Professor Andy McIntosh, an ID proponent in the UK, has a peer-reviewed paper on the thermodynamic barriers to Darwinian evolution:
A. C. McIntosh, “Information and Entropy—Top-Down or Bottom-Up Development in Living Systems?” International Journal of Design & Nature and Ecodynamics 4(4) (2009): 351-385
The Editor appends the following note:
Editor’s Note: This paper presents a different paradigm than the traditional view. It is, in the view of the Journal, an exploratory paper that does not give a complete justification for the alternative view. The reader should not assume that the Journal or the reviewers agree with the conclusions of the paper. It is a valuable contribution that challenges the conventional vision that systems can design and organise themselves. The Journal hopes that the paper will promote the exchange of ideas in this important topic. Comments are invited in the form of ‘Letters to the Editor’.
Here is the abstract:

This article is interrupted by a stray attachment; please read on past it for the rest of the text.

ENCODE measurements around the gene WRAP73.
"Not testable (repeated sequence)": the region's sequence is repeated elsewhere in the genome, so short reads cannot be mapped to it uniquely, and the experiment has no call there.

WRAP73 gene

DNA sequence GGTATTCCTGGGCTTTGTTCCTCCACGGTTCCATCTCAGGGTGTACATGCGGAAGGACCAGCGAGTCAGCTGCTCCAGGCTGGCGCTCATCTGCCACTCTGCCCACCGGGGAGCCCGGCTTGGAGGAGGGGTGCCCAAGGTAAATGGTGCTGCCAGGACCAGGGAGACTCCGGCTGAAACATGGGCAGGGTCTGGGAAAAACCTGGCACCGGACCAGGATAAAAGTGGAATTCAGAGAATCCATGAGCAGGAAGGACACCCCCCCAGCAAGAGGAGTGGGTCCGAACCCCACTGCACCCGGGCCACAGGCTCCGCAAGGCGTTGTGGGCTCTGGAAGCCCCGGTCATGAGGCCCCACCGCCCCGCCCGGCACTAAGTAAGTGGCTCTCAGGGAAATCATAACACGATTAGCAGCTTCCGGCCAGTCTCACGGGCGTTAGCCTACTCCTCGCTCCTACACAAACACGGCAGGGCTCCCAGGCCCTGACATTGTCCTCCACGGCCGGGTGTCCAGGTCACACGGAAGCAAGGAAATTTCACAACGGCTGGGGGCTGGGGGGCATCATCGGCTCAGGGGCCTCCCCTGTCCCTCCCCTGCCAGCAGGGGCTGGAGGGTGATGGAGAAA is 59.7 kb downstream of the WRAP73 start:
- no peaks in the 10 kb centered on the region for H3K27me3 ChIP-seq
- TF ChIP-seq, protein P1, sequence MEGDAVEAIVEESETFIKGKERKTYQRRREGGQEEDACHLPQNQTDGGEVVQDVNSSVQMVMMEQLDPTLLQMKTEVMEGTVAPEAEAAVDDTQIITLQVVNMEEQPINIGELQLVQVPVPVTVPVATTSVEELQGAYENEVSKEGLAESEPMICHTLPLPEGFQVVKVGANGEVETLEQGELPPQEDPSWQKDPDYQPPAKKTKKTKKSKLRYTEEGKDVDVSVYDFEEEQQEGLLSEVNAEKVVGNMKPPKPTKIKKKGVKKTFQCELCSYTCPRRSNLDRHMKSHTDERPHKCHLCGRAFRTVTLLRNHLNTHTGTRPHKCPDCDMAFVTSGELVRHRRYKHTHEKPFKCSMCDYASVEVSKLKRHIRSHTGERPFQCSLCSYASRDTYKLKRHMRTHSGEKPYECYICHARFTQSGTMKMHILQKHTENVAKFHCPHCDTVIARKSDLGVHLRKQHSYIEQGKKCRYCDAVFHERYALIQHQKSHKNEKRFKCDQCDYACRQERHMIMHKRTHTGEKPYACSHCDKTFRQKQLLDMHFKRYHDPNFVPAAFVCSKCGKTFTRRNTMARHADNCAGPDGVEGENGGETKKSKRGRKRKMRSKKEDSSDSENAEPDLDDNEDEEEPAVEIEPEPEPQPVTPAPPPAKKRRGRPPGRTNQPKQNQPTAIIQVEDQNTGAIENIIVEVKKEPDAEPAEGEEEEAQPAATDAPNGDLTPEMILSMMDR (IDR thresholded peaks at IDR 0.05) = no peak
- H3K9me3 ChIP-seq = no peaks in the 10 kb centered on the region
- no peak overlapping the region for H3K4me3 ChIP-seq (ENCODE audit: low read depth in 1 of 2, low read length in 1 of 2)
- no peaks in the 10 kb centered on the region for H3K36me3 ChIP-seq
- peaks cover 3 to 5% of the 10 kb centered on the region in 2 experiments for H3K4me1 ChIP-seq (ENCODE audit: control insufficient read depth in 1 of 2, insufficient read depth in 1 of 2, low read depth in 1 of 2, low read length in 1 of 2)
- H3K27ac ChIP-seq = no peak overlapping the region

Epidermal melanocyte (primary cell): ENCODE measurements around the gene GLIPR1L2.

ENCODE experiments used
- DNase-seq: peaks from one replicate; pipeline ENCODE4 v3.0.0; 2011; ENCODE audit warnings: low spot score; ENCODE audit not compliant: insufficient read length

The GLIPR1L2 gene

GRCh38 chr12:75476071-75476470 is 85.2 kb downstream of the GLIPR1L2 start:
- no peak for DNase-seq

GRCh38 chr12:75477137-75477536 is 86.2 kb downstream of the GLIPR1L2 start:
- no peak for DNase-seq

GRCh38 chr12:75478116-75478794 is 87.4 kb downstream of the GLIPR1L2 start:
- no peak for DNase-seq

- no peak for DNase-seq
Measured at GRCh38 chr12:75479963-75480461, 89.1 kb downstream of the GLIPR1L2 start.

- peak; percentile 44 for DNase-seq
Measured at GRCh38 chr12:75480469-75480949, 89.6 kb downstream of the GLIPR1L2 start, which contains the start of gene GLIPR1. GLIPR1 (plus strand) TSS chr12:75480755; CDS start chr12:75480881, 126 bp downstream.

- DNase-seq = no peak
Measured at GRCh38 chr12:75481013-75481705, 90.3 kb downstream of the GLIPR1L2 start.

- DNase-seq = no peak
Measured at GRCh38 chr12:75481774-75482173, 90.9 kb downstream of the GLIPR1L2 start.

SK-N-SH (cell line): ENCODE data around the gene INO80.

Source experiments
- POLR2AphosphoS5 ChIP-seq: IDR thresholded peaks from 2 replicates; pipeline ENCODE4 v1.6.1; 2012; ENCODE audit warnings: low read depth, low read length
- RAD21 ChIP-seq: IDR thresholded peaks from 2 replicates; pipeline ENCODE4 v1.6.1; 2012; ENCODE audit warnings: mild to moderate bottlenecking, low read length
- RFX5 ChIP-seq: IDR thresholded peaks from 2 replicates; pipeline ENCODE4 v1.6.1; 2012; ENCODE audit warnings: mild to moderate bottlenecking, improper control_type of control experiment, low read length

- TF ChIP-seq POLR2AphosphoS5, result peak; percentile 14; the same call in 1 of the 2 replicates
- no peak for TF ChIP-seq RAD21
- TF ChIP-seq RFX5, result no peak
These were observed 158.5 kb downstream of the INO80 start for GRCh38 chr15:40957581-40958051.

Abstract: This paper deals with the fundamental and challenging question of the ultimate origin of genetic information from a thermodynamic perspective. The theory of evolution postulates that random mutations and natural selection can increase genetic information over successive generations. It is often argued from an evolutionary perspective that this does not violate the second law of thermodynamics because it is proposed that the entropy of a non-isolated system could reduce due to energy input from an outside source, especially the sun when considering the earth as a biotic system. By this it is proposed that a particular system can become organised at the expense of an increase in entropy elsewhere. However, whilst this argument works for structures such as snowflakes that are formed by natural forces, it does not work for genetic information because the information system is composed of machinery which requires precise and non-spontaneous raised free energy levels – and crystals like snowflakes have zero free energy as the phase transition occurs. The functional machinery of biological systems such as DNA, RNA and proteins requires that precise, non-spontaneous raised free energies be formed in the molecular bonds which are maintained in a far from equilibrium state. Furthermore, biological structures contain coded instructions which, as is shown in this paper, are not defined by the matter and energy of the molecules carrying this information. Thus, the specified complexity cannot be created by natural forces even in conditions far from equilibrium. The genetic information needed to code for complex structures like proteins actually requires information which organises the natural forces surrounding it and not the other way around – the information is crucially not defined by the material on which it sits. The information system locally requires the free energies of the molecular machinery to be raised in order for the information to be stored. Consequently, the fundamental laws of thermodynamics show that entropy reduction which can occur naturally in non-isolated systems is not a sufficient argument to explain the origin of either biological machinery or genetic information that is inextricably intertwined with it. This paper highlights the distinctive and non-material nature of information and its relationship with matter, energy and natural forces. It is proposed in conclusion that it is the non-material information (transcendent to the matter and energy) that is actually itself constraining the local thermodynamics to be in ordered disequilibrium and with specified raised free energy levels necessary for the molecular and cellular machinery to operate.